Air Berlin’s final flights are set for 28 October 2017. The company informed employees today that short-haul operations “will as far as we know no longer be possible after October 28 at the latest.” The long-haul operations will end on 15 October as previously announced due to aircraft lease returns. Lufthansa and EasyJet remain in negotiations for portions of the Air Berlin operations but an interesting twist may alter those potential deals.
The exclusive negotiations period between Air Berlin and the two suitors expires on the 12th, leaving just a few days to secure a deal. And, according to a few sources, the EasyJet side of the negotiations may be facing external challenges. Reports have the British carrier lowering its offer for approximately 30 aircraft and certain airport slots. It seems that EasyJet may now have a different bankruptcy buyout target in mind.
The cessation of operations by Monarch Airlines last week opens up opportunity for EasyJet in the form of landing slots at London’s Gatwick airport. Growing operations at its largest base would likely give EasyJet a better return on investment. It could also improve the interline operations with Norwegian’s long-haul flights while simultaneously protecting against further growth from Norwegian on the competitive short-haul markets. EasyJet has been known to go after Gatwick slot portfolios in the past, including a 2013 deal with FlyBE. The Monarch slots are expected to be sold off via auction in the coming weeks according to the KMPG team managing the disposition of assets.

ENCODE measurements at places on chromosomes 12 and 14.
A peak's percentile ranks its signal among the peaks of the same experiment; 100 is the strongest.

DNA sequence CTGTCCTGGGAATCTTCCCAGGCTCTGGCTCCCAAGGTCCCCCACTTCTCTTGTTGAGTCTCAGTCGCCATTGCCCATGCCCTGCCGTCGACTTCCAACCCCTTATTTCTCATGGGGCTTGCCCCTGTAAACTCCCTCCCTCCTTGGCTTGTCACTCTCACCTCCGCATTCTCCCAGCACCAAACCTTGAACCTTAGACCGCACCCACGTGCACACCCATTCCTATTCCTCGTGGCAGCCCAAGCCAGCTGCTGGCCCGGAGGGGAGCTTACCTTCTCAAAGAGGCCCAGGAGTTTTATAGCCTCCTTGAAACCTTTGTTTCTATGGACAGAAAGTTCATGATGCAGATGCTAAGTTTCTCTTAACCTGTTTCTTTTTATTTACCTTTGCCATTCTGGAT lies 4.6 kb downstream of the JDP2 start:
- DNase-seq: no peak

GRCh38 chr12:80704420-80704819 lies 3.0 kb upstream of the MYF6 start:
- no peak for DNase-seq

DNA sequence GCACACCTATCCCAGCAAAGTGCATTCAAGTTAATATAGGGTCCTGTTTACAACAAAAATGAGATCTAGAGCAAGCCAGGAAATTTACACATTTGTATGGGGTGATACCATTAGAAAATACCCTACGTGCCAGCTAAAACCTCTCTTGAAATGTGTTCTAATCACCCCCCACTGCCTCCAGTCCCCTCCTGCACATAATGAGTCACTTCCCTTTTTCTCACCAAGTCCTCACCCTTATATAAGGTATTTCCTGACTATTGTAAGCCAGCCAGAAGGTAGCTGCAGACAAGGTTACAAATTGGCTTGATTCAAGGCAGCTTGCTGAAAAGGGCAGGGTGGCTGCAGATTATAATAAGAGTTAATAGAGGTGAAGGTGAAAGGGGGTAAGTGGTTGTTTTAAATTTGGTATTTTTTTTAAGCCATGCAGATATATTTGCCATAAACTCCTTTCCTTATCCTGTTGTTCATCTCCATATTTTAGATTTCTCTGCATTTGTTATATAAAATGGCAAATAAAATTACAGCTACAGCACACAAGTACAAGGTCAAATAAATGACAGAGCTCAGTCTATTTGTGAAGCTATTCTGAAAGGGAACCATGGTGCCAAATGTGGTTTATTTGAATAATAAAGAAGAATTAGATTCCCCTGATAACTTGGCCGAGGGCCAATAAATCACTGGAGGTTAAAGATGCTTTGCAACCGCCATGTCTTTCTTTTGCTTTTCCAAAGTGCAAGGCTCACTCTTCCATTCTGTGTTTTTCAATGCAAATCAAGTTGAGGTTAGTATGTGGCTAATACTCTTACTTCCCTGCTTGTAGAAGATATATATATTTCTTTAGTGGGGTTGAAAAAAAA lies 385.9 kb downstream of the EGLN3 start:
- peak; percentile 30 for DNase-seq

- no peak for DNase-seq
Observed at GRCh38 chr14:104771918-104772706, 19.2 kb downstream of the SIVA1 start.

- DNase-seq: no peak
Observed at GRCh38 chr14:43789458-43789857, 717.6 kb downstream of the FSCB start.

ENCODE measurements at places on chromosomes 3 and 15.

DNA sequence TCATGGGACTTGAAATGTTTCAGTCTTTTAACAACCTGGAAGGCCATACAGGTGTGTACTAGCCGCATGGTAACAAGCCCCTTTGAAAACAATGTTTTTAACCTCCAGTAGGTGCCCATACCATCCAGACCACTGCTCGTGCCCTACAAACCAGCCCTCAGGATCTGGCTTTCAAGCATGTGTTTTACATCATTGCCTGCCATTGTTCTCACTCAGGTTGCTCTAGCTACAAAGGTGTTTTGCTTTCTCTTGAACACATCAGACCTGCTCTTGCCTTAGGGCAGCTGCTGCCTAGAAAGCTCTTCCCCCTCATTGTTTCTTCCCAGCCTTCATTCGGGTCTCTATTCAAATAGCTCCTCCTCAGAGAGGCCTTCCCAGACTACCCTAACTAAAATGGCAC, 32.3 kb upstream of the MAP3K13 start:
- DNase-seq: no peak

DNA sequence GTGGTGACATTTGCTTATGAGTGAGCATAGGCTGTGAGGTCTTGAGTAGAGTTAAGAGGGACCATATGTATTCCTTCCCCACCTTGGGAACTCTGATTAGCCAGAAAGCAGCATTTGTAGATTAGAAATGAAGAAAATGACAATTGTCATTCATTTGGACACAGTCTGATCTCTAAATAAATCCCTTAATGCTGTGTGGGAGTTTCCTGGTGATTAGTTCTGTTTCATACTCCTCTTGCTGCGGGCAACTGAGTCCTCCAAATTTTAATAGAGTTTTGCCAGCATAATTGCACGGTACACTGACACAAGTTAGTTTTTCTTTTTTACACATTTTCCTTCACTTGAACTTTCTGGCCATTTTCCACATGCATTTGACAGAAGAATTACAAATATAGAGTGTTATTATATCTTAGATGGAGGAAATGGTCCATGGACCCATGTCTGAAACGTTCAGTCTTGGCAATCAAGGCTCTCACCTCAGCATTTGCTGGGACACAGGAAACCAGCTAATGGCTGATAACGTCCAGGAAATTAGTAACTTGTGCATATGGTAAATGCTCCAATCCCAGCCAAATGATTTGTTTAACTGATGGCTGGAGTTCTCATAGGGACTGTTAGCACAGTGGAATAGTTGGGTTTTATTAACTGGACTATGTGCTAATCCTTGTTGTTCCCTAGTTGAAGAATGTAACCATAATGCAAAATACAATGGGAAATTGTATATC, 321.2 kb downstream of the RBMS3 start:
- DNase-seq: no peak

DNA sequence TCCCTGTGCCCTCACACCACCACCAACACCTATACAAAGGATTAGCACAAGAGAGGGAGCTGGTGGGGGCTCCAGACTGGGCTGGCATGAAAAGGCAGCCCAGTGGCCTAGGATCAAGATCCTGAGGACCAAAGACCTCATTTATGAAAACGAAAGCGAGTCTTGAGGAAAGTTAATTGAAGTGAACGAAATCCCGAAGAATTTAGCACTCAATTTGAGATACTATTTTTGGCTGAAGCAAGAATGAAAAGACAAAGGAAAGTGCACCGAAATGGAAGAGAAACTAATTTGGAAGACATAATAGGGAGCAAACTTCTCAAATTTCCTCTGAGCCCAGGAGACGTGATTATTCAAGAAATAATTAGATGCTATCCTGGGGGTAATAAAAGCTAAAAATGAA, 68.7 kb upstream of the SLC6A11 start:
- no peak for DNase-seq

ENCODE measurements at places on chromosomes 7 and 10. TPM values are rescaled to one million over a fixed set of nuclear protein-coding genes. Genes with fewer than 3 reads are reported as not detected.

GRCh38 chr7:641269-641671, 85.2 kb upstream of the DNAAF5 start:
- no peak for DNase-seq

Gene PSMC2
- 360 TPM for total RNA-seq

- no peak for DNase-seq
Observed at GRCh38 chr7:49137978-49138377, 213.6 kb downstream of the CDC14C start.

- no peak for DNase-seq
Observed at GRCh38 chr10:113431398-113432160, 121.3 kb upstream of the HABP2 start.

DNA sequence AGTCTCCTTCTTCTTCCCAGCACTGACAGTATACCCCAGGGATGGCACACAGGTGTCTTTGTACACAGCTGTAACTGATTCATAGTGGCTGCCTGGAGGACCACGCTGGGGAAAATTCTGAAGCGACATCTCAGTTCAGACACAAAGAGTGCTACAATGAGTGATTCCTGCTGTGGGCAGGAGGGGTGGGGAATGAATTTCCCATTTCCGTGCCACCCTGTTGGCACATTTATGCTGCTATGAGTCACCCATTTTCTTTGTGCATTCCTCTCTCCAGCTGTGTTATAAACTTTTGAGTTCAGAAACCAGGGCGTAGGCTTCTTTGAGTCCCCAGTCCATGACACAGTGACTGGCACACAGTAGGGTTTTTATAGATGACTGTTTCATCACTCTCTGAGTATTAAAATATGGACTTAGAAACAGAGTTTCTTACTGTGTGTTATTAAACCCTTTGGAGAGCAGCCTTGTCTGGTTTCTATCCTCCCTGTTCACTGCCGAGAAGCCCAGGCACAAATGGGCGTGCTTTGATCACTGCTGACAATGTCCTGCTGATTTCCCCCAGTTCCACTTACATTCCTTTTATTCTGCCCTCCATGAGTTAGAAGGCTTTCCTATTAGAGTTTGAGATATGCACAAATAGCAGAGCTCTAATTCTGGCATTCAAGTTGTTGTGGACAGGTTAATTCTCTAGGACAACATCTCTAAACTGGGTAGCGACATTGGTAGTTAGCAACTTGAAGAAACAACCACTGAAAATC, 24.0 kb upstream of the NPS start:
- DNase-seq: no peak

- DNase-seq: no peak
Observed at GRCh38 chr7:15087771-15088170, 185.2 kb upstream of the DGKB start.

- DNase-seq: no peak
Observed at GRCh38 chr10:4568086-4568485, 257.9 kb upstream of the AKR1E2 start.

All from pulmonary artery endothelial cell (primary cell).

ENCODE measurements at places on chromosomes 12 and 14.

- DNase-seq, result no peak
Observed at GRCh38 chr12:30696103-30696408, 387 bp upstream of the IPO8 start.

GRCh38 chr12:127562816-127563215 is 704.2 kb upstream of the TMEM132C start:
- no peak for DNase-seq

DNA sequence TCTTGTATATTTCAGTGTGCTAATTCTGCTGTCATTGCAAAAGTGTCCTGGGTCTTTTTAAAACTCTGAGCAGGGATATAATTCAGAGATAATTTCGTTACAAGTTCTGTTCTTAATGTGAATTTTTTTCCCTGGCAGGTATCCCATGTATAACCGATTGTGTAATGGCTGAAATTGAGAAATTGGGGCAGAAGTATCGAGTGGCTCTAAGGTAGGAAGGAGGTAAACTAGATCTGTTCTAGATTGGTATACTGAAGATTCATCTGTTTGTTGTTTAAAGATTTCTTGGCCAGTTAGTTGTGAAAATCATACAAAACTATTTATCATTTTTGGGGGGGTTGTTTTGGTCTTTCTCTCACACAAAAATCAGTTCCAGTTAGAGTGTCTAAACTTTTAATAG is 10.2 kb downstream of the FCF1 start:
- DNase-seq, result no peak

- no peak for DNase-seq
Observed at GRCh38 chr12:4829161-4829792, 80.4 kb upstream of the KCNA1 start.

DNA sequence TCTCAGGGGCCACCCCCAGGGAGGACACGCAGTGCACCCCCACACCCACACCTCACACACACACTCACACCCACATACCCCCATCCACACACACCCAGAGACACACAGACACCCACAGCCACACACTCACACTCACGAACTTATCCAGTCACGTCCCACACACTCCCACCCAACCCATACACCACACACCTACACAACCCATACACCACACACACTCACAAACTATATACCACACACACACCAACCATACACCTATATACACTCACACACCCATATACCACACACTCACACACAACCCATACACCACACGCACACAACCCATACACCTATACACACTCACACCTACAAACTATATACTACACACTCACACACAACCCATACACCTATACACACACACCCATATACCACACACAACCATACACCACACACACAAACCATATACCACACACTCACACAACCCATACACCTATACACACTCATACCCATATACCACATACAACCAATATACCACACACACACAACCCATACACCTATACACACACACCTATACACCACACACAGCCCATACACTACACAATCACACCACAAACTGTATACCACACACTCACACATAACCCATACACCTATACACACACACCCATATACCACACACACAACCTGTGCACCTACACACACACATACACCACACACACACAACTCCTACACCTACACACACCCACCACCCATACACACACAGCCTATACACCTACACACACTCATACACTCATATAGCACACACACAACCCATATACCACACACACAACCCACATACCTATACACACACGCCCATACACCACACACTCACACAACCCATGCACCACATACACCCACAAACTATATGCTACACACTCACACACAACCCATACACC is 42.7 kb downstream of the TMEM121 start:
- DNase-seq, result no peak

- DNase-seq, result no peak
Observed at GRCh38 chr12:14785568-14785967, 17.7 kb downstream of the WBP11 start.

A lowered interest in the German positions could cost creditors – including the German Government – some cash along the way. It also open up questions about just how in demand the slots Air Berlin assets, particularly slots in Dusseldorf and Berlin-Tegel really are. Will Ryanair renew its efforts to claim the slots, for example?
There are also questions around how long it will take for any negotiated transactions to be reviewed and acted upon by German and EU regulators. Typically those efforts are measured in weeks to months, not hours to days. Even if deals are struck this week getting approval by the end of the month appears unlikely. Which is to say that passengers holding Air Berlin tickets for travel in November and beyond are unlikely to enjoy the outcome of those trips.
Employees are also likely to be adversely affected. While many expect that cabin and flight crews will be able to transition to the new operations as those deals are sealed a break in service and, therefore employment, seems likely. Plus, many administrative and marketing roles will disappear with the cuts. I wonder how many “disgruntled Air Berlin employee” costumes will show up at Halloween this year.
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